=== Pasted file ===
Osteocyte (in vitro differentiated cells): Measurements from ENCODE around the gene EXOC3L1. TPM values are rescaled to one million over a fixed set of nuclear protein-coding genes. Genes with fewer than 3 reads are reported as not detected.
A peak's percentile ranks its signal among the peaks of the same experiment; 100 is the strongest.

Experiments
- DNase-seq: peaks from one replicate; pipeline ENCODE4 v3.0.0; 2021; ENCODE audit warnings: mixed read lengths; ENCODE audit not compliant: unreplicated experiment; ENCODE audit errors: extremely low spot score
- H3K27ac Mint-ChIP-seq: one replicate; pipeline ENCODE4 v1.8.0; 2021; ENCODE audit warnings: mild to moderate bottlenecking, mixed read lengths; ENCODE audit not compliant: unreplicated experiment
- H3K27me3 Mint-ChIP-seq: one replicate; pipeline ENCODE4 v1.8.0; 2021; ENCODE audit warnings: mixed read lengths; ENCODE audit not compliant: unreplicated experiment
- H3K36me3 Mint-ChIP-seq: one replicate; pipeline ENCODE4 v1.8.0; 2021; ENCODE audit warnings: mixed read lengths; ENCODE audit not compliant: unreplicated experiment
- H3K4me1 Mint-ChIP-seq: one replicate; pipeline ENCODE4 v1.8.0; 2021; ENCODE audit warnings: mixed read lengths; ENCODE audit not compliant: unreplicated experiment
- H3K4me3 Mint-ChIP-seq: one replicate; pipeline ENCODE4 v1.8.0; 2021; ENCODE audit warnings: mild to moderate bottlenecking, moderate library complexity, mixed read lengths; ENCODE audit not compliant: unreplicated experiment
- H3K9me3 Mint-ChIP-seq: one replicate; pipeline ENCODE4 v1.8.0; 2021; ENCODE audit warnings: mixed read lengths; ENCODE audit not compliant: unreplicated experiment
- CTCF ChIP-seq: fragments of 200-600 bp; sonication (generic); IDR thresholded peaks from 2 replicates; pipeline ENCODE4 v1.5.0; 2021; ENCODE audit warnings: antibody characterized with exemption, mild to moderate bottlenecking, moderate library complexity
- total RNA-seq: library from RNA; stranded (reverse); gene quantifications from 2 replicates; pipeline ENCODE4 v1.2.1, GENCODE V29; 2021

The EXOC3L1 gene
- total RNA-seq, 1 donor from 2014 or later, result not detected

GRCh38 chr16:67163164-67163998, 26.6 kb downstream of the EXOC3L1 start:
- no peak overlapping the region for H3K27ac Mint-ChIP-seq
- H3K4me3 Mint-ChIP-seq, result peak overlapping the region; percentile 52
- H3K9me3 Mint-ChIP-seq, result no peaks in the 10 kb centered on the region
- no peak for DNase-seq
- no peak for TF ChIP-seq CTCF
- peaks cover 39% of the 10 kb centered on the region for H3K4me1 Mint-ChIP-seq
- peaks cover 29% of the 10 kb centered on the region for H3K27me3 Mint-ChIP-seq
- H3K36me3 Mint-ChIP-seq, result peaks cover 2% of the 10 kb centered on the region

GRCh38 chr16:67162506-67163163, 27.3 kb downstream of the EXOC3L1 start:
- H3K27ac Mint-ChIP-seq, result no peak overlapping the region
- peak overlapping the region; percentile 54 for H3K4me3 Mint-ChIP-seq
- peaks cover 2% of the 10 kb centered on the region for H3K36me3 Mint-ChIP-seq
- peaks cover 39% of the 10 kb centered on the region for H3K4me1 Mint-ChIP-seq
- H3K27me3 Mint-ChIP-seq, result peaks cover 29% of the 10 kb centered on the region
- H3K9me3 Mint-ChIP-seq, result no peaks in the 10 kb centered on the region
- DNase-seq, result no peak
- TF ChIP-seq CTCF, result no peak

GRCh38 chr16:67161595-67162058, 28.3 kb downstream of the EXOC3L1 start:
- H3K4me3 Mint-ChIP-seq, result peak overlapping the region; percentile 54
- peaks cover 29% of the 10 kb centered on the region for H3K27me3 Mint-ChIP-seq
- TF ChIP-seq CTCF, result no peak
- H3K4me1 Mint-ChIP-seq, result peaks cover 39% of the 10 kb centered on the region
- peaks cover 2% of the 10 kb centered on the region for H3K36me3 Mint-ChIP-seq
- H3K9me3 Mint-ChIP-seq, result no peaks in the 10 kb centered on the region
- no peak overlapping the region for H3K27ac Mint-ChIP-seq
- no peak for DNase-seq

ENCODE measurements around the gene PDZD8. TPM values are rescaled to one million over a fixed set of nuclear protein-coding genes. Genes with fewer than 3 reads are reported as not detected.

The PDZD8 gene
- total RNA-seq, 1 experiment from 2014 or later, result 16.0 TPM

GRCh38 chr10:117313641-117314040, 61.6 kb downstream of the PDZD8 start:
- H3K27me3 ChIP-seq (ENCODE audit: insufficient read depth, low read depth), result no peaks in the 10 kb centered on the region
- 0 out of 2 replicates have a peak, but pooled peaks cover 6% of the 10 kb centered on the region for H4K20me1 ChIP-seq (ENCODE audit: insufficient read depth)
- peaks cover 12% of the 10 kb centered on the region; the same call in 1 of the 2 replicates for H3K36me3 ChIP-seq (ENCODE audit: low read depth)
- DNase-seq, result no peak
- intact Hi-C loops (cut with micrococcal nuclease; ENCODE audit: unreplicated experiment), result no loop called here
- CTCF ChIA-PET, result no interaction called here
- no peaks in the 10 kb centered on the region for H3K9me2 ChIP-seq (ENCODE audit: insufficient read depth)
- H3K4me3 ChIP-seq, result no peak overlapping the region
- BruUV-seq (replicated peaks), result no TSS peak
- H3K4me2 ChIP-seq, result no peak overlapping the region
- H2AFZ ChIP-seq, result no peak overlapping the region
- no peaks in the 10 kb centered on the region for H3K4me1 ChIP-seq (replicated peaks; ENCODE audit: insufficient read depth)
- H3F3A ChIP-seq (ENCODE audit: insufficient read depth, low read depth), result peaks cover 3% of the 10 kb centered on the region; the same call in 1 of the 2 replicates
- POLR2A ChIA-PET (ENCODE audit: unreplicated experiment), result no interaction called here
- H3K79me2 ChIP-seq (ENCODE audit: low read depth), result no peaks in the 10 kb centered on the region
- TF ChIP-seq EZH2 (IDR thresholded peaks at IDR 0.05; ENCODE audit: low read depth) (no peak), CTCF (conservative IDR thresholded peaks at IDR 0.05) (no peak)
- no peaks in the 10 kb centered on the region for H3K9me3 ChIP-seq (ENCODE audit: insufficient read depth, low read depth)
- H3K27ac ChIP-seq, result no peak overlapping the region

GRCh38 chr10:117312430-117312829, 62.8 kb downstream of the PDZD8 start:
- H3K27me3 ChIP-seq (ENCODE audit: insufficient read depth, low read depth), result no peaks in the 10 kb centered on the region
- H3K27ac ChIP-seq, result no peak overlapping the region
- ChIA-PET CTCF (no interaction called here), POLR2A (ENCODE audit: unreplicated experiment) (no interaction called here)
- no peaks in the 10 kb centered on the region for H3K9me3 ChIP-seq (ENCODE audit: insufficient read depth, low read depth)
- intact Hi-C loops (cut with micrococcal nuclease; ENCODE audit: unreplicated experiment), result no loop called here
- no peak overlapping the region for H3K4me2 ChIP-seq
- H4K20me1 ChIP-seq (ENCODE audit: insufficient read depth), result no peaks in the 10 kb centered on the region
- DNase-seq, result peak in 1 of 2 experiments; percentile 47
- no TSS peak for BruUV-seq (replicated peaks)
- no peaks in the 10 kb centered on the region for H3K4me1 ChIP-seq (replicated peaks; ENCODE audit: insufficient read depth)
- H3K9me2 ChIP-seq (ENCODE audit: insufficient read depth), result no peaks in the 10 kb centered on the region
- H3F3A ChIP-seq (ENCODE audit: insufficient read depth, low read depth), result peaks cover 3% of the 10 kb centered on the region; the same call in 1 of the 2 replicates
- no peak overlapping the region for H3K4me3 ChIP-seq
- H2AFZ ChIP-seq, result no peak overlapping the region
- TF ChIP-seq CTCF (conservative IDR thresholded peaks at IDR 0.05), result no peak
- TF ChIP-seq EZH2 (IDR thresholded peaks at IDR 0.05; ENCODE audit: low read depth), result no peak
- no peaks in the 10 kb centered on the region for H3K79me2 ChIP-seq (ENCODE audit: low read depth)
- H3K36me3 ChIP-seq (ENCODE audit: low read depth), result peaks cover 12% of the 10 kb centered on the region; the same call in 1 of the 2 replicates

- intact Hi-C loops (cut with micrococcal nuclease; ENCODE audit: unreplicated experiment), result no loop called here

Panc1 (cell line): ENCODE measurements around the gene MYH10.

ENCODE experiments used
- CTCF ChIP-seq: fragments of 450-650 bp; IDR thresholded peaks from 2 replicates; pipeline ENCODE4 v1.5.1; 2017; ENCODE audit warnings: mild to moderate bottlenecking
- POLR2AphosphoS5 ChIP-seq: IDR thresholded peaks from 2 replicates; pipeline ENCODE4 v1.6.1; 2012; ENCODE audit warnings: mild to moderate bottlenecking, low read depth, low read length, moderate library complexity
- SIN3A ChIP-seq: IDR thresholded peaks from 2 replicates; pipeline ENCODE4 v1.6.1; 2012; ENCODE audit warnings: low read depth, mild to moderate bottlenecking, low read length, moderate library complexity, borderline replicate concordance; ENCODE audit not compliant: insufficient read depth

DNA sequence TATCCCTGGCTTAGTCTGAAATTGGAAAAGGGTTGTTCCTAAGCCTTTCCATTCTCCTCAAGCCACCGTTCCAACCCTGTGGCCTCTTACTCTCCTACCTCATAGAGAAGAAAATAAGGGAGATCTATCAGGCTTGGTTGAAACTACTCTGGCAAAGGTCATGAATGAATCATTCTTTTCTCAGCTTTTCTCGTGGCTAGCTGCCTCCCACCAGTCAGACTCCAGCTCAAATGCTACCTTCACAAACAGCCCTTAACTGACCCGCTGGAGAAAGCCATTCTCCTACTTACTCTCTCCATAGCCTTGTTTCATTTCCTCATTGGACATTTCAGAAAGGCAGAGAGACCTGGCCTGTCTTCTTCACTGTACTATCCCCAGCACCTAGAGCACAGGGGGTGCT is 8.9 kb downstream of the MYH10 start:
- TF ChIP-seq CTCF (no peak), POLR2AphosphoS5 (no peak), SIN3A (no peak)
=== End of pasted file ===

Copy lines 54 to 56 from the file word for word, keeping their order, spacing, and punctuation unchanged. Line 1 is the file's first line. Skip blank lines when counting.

- BruUV-seq (replicated peaks), result no TSS peak
- H3K4me2 ChIP-seq, result no peak overlapping the region
- H2AFZ ChIP-seq, result no peak overlapping the region